On June 10, EFAM published an article titled America — the Grim Truth. And grim it was indeed!
“Americans, I have some bad news for you,” the article starts.
“You have the worst quality of life in the developed world – by a wide margin.
“If you had any idea of how people really lived in Western Europe, Australia, New Zealand, Canada and many parts of Asia, you’d be rioting in the streets calling for a better life. In fact, the average Australian or Singaporean taxi driver has a much better standard of living than the typical American white-collar worker.”
Author Lance Freeman explains that he is an American who has lived all over the world, and there is one country he will not live in again — the USA. Then he explains why.
- Health care. We’re the only country in the developed world without a single-payer health care system. This is ironic, he continues, because we have so much more to make us sick! This includes a food supply which is contaminated with hormones, antibiotics, salmonella and other dangerous chemicals, genetically modified crops, and the like. Add the over-reliance on prescription drugs, and we’re sicker than ever and need a good health-care system more than most.
- No vacations. The average US worker, according to this article, has 12 vacation days per year. This compares with 44 for Finland at the top, and 18 for Japan at the bottom of the list of developed countries. (Check the stats I posted in a previous article called Where in the World Do Employees Get the Most Time Off?.) The real kicker is that US exmployers are not required to give vacations, so some people never have them and some only “earn” them after they’ve completed a year working for the same company.
- The cost of education. In most developed countries higher education is free or heavily subsidized. Not so in the USA, where a four-year degree can cost $100,000 or more. (I know this is true, because our former French exchange student attended a highly ranked University in Lille for less than our student would have paid for room and board at college.)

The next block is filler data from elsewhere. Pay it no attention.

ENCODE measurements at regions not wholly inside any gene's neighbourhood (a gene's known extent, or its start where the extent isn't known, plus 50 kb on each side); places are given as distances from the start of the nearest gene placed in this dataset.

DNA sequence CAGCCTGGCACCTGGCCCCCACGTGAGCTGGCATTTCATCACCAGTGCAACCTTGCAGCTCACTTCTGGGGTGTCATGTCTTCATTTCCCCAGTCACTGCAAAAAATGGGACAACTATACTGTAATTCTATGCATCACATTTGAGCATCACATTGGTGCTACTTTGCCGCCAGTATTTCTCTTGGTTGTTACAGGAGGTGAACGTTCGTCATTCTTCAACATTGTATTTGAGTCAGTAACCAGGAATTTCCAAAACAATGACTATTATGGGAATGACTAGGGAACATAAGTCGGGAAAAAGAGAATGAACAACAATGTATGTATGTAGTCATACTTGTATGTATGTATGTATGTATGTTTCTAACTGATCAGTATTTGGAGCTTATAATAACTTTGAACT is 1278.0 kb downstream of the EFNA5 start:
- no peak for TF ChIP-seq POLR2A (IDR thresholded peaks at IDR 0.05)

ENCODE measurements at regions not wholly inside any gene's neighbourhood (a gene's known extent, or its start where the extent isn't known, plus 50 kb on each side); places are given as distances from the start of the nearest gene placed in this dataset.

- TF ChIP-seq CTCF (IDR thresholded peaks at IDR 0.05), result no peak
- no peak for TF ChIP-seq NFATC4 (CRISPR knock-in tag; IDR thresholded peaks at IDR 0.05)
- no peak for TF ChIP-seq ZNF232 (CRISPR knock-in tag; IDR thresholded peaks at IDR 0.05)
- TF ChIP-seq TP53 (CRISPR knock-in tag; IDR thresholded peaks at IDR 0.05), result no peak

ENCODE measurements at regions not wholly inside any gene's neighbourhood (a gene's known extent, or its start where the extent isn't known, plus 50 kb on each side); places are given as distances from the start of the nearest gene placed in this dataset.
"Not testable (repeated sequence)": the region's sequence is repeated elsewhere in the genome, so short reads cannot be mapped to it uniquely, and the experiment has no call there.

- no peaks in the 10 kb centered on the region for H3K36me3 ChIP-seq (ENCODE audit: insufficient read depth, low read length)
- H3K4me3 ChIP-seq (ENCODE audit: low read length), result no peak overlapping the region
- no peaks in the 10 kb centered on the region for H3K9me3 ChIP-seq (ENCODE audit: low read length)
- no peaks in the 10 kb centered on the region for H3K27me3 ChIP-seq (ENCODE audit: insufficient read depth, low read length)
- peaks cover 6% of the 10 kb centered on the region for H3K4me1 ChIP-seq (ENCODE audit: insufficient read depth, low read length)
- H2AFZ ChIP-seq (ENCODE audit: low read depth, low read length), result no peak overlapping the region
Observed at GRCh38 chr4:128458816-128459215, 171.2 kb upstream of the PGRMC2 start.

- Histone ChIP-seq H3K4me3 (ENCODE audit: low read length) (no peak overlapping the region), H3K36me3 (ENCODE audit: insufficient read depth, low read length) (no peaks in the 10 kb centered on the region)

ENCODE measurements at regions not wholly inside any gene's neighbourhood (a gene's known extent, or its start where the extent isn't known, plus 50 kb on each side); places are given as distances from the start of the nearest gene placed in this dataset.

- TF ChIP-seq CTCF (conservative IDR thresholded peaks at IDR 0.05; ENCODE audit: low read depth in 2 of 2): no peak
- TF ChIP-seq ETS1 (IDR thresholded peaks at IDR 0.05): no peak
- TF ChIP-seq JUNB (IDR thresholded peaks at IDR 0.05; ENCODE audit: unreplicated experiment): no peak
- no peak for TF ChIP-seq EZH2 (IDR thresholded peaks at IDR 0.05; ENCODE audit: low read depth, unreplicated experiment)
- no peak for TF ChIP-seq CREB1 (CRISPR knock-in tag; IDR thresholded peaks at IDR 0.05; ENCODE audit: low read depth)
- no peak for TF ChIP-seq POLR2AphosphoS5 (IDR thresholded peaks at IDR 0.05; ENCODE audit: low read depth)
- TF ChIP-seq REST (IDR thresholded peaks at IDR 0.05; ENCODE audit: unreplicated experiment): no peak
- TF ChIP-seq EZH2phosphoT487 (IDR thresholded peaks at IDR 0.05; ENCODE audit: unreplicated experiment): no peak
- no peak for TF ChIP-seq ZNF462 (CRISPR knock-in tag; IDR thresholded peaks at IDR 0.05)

- Debt as a way of life.
- Lack of freedom. Yes, you read that right. Mr. Freeman states:
“America is actually among the least free countries on earth. Your piss is tested, your emails and phone calls are monitored, your medical records are gathered, and you are never more than one stray comment away from writhing on the ground with two Taser prongs in your ass.
“And that’s just physical freedom. Mentally, you are truly imprisoned. You don’t even know the degree to which you are tormented by fears of medical bankruptcy, job loss, homelessness and violent crime because you’ve never lived in a country where there is no need to worry about such things.”
He also maintains that 70% of our tax dollars support the Pentagon, which he characterizes as a “shadow government,” unelected and unaccountable to citizens. “If you call a life of surveillance, anxiety and ceaseless toil in the service of a government you didn’t elect “freedom,” then you and I have a very different idea of what that word means,” he states.
He then predicts life in the US will grow worse, not better, in the future, and advises leaving. He reminds his readers that most of them are the descendants of immigrants who left their homes in search of a better life somewhere else and suggests it’s time to continue that journey.
I have to say, I find a lot to agree with in this article. I have been very concerned about a number of the issues he raises, especially health care. One of my goals in moving is to find a place to live where the food is actually food, not processed, food-like substances that make me sick. And you don’t want to get me started on Big Pharma and our medical establishment, trust me on this!
I’ve watched the decline in education with horror, and I’ve been appalled at the amount of debt my children and other friends and relatives have started their working lives with.
Do I buy Mr. Freeman’s conclusions? The truth is, I don’t know. I don’t want to believe he’s right — that a collapse into chaos is inevitable and the only question is whether it will be gradual or sudden — but I’m afraid he may be.
You can read his entire article here.
Is the possibility of future collapse driving you to move overseas? Do you think it’s a load of hooey? Add your comment below!